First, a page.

Recent days have seen an enormous shift in the focus and character of the federal government. More than ever, it falls to state and local government to lead the way towards the inclusive, sustainable and equitable vision of the community Vermonters share. We will embrace this leadership role and continue to move forward.
Progress at BPD: increased officer diversity and new transparency measures
The City of Burlington is firmly committed to the principle of building public trust and legitimacy for its policing through transparency and accountability and by increasing the diversity of the department. We made substantial progress on both of these fronts over the past month.
At the end of December, the BPD announced the hiring of three new officers who will increase the BPD’s diversity and continue to ensure its officers better reflect the community they serve. A fourth recruit, who is Ecuadorian-American, will join new recruits Ronald Kikoyongo, Erin Bartle, and Kyle Yeh in January of 2017. These hires come on the heels of the release of a Diversity and Recruitment Report that found a slight underrepresentation of Black and Hispanic officers in the department and recommended a number of interesting changes to the department’s hiring strategy.
On Monday, January 23, the BPD continued to increase its transparency and accountability by adding comprehensive use of force data and analysis to its Transparency Portal. You can access the portal and view six years’ worth of police data at https://www.burlingtonvt.gov/Police/Data. An accompanying slide show presented to the Police Commission on January 24, 2017 was added the same week.
I am encouraged that the report documents declining use of force events even as police calls and arrests are rising, suggesting that our efforts to evolve our use of force policies over the past year are having a positive impact. Further, I am generally encouraged that the Department’s long-standing efforts to work against racial bias appear to be reflected in most of the use of force metrics.
The data does suggest, however, that people of color are more likely to be encountered in the types of calls where officers believe it is prudent to point their firearms, such as search warrants and burglaries. This finding requires the type of deep and thorough investigation called for by any such disparate impact of policing by race, and the Burlington Police are committed to this work.
I am very thankful for the work of our skilled, committed officers who put themselves at risk to keep this community safe, and who continue to implement new approaches to policing as the community faces new pressures and threats to public safety.
New Fletcher Free Library Director to continue the reinvigoration of Fletcher Free Library
Also on January 23, City Council unanimously approved the appointment of new Fletcher Free Library Director Mary Danko. The Fletcher Free Library is experiencing an exciting period of capital investment, programmatic expansion, and growing public use and enjoyment, and Mary Danko is the right person to continue the reinvigoration and strategic reinvention of our beloved library.
Mary grew up outside of Cleveland, Ohio, the granddaughter of immigrants from Czechoslovakia and Ireland. Her parents never attained a college degree, but they fostered in Mary a love of reading and a lifelong intellectual curiosity, as well as introduced her to regular visits to the local library.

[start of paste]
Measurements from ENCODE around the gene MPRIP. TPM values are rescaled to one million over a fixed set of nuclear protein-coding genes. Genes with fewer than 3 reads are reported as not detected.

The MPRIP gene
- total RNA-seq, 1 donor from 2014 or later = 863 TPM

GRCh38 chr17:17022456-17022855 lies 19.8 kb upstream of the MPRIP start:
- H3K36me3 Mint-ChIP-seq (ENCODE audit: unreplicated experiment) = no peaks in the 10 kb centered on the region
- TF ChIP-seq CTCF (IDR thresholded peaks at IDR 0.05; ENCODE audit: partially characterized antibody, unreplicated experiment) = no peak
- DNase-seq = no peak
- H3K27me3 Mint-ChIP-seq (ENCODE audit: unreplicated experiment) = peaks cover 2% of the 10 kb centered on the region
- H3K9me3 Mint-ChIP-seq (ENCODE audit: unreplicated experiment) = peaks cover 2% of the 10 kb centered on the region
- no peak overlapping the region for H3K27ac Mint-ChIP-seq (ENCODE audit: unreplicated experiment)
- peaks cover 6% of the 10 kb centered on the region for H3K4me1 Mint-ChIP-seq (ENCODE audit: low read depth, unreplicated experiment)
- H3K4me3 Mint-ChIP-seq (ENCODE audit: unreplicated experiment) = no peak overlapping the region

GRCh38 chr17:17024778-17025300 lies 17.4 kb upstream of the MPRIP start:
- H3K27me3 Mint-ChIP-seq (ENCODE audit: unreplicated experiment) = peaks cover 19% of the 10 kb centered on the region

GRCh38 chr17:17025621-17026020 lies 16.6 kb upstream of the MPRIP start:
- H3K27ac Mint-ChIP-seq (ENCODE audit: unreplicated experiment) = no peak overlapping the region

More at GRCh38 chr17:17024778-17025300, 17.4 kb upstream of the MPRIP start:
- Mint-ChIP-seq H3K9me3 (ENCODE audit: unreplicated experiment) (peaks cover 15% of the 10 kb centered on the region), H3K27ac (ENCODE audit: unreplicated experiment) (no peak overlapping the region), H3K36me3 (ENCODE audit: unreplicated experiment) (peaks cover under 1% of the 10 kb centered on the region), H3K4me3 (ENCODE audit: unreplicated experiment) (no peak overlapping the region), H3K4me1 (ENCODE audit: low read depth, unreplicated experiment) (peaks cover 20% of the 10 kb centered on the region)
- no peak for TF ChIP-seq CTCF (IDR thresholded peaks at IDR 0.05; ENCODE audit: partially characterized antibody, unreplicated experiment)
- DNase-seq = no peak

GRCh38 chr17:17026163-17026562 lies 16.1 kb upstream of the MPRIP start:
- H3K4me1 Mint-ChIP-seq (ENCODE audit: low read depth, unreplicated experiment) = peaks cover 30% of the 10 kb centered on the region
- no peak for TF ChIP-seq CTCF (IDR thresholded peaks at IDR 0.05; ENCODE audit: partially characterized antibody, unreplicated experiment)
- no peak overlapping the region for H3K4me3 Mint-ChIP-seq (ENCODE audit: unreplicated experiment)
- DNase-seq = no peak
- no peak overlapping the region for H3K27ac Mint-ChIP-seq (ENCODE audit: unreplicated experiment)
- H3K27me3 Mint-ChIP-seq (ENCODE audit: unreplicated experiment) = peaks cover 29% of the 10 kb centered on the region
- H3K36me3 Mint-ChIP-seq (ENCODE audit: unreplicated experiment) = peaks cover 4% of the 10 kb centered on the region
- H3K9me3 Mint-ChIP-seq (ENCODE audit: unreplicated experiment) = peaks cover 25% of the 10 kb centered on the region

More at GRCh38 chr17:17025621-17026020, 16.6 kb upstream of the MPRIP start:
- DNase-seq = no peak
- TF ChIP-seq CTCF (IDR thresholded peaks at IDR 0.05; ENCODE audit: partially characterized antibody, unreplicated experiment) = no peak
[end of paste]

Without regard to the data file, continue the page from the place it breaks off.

Mary has an academic grounding in the library profession, having secured a Master of Science in Library & Information Science at Syracuse University, and she will bring over 14 years of library experience to the Fletcher Free Library, including three years as director of the Weathersfield Proctor Library, four years as director of the Hartland Public Library in Vermont, and most recently over four years as the director of the Abbott Library in Sunapee, New Hampshire. The Abbott Library was named Library of the Year by the New Hampshire Library Trustee Association in the fall of 2015.
Throughout her career, Mary has demonstrated passion, creativity, and a collaborative management style. She has a long history of prioritizing community engagement, and has strived to develop library programming that adds value to the lives of community members, as well as programming that is dynamic and responsive to current events. She has also proven herself to be a skilled administrator of budgets, personnel, and major projects.
Since 2015, Mary has acted as Vice President and now President of the New England Library Association, where she has been leading an effort to help make the Association’s leadership more diverse. She is in the planning stages for a Diversity Summit in the summer of 2017 that will bring librarians and change leaders together for a day of engagement. In 2016, as Vice President, she served as conference chair for the conference “Imagining Tomorrow,” where librarians from the six New England states attended programs over three days. Prior to her service on the New England Library Association, she served as Green Mountain Library Consortium Board Member & President from 2010-2012.
I look forward to a continuing conversation about these and other important developments in our city. As always, I encourage you to join me at the Bagel Café on Wednesday mornings from 8-9am to share any thoughts or questions you may have. You are also invited to visit my Facebook page at https://www.facebook.com/MiroBTV/, or follow me on Twitter at @MiroBTV for up-to-date information on the work of the Mayor’s Office and our City Departments. I look forward to seeing you soon.